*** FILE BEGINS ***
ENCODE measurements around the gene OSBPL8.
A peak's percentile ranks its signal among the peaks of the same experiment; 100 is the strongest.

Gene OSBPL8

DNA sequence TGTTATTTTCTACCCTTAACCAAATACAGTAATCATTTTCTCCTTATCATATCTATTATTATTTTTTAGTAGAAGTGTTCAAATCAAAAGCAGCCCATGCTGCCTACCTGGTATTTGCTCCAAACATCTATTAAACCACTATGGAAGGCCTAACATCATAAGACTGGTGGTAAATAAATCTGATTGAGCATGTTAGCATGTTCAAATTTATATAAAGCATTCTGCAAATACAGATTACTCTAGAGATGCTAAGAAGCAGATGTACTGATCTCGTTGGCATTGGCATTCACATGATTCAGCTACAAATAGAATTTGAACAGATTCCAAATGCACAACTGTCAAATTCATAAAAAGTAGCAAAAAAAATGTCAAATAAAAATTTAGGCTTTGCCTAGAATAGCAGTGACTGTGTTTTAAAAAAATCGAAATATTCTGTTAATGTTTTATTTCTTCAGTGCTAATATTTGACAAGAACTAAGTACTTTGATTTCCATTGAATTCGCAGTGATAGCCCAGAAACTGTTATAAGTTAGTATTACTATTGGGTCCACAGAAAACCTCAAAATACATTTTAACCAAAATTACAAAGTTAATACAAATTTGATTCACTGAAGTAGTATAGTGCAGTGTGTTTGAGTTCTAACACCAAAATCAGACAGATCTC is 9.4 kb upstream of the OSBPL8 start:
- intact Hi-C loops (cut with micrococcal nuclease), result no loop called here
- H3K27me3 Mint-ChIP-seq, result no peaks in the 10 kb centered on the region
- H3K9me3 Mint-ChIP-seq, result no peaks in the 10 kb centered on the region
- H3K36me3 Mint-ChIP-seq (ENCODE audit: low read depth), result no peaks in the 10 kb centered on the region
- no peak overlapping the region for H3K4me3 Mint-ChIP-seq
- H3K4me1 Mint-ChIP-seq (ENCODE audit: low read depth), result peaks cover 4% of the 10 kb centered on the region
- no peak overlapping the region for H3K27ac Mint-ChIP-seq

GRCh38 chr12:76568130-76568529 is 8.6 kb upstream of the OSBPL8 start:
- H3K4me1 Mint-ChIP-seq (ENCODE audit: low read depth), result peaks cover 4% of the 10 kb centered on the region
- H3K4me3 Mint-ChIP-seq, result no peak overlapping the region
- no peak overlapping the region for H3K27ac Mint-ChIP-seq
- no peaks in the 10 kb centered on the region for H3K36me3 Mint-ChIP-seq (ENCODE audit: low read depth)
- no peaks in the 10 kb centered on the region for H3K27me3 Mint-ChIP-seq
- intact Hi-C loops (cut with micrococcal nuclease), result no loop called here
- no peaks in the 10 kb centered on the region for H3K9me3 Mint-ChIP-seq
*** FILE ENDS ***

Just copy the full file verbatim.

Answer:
ENCODE measurements around the gene OSBPL8.
A peak's percentile ranks its signal among the peaks of the same experiment; 100 is the strongest.

Gene OSBPL8

DNA sequence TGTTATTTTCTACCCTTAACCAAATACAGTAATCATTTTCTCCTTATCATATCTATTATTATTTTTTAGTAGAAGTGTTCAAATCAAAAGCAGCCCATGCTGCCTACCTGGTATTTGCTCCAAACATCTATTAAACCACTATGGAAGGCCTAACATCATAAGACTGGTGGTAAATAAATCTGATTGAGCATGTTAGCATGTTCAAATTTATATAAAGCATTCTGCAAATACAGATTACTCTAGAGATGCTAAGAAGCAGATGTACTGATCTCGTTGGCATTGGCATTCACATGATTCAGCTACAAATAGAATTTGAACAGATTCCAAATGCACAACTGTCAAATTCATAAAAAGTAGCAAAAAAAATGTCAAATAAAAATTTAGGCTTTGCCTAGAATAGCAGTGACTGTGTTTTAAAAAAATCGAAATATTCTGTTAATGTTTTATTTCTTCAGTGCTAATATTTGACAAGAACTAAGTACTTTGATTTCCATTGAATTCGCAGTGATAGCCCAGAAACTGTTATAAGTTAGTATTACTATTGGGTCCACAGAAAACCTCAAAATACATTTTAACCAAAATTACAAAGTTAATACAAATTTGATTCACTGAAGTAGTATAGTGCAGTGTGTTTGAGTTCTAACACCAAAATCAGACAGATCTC is 9.4 kb upstream of the OSBPL8 start:
- intact Hi-C loops (cut with micrococcal nuclease), result no loop called here
- H3K27me3 Mint-ChIP-seq, result no peaks in the 10 kb centered on the region
- H3K9me3 Mint-ChIP-seq, result no peaks in the 10 kb centered on the region
- H3K36me3 Mint-ChIP-seq (ENCODE audit: low read depth), result no peaks in the 10 kb centered on the region
- no peak overlapping the region for H3K4me3 Mint-ChIP-seq
- H3K4me1 Mint-ChIP-seq (ENCODE audit: low read depth), result peaks cover 4% of the 10 kb centered on the region
- no peak overlapping the region for H3K27ac Mint-ChIP-seq

GRCh38 chr12:76568130-76568529 is 8.6 kb upstream of the OSBPL8 start:
- H3K4me1 Mint-ChIP-seq (ENCODE audit: low read depth), result peaks cover 4% of the 10 kb centered on the region
- H3K4me3 Mint-ChIP-seq, result no peak overlapping the region
- no peak overlapping the region for H3K27ac Mint-ChIP-seq
- no peaks in the 10 kb centered on the region for H3K36me3 Mint-ChIP-seq (ENCODE audit: low read depth)
- no peaks in the 10 kb centered on the region for H3K27me3 Mint-ChIP-seq
- intact Hi-C loops (cut with micrococcal nuclease), result no loop called here
- no peaks in the 10 kb centered on the region for H3K9me3 Mint-ChIP-seq